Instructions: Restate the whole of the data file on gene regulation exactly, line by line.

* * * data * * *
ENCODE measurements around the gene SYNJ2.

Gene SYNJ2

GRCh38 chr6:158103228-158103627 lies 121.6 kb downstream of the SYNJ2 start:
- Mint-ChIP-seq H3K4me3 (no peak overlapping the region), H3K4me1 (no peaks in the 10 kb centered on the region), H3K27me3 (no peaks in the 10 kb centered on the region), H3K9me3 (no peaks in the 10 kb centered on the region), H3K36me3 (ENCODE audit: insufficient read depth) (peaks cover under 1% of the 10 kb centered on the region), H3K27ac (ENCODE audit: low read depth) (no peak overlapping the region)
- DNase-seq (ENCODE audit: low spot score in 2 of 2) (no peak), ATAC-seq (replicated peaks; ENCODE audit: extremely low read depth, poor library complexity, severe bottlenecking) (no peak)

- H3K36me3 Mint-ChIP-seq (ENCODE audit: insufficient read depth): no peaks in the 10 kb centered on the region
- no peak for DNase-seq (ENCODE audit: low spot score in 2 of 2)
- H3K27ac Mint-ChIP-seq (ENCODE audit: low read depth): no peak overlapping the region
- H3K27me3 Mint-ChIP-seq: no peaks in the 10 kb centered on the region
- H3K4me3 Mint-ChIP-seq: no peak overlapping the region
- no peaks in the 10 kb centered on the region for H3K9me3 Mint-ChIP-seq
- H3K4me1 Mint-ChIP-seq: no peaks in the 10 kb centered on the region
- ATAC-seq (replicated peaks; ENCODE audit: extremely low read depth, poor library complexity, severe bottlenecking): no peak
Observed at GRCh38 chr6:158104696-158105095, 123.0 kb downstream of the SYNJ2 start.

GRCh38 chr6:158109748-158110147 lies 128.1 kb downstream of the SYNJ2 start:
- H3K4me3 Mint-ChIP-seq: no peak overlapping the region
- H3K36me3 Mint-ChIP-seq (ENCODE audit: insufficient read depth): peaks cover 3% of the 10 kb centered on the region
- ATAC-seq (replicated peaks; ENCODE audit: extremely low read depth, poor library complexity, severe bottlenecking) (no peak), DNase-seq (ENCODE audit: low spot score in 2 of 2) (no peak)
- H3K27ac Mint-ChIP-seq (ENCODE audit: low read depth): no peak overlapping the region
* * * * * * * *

ENCODE measurements around the gene SYNJ2.

Gene SYNJ2

GRCh38 chr6:158103228-158103627 lies 121.6 kb downstream of the SYNJ2 start:
- Mint-ChIP-seq H3K4me3 (no peak overlapping the region), H3K4me1 (no peaks in the 10 kb centered on the region), H3K27me3 (no peaks in the 10 kb centered on the region), H3K9me3 (no peaks in the 10 kb centered on the region), H3K36me3 (ENCODE audit: insufficient read depth) (peaks cover under 1% of the 10 kb centered on the region), H3K27ac (ENCODE audit: low read depth) (no peak overlapping the region)
- DNase-seq (ENCODE audit: low spot score in 2 of 2) (no peak), ATAC-seq (replicated peaks; ENCODE audit: extremely low read depth, poor library complexity, severe bottlenecking) (no peak)

- H3K36me3 Mint-ChIP-seq (ENCODE audit: insufficient read depth): no peaks in the 10 kb centered on the region
- no peak for DNase-seq (ENCODE audit: low spot score in 2 of 2)
- H3K27ac Mint-ChIP-seq (ENCODE audit: low read depth): no peak overlapping the region
- H3K27me3 Mint-ChIP-seq: no peaks in the 10 kb centered on the region
- H3K4me3 Mint-ChIP-seq: no peak overlapping the region
- no peaks in the 10 kb centered on the region for H3K9me3 Mint-ChIP-seq
- H3K4me1 Mint-ChIP-seq: no peaks in the 10 kb centered on the region
- ATAC-seq (replicated peaks; ENCODE audit: extremely low read depth, poor library complexity, severe bottlenecking): no peak
Observed at GRCh38 chr6:158104696-158105095, 123.0 kb downstream of the SYNJ2 start.

GRCh38 chr6:158109748-158110147 lies 128.1 kb downstream of the SYNJ2 start:
- H3K4me3 Mint-ChIP-seq: no peak overlapping the region
- H3K36me3 Mint-ChIP-seq (ENCODE audit: insufficient read depth): peaks cover 3% of the 10 kb centered on the region
- ATAC-seq (replicated peaks; ENCODE audit: extremely low read depth, poor library complexity, severe bottlenecking) (no peak), DNase-seq (ENCODE audit: low spot score in 2 of 2) (no peak)
- H3K27ac Mint-ChIP-seq (ENCODE audit: low read depth): no peak overlapping the region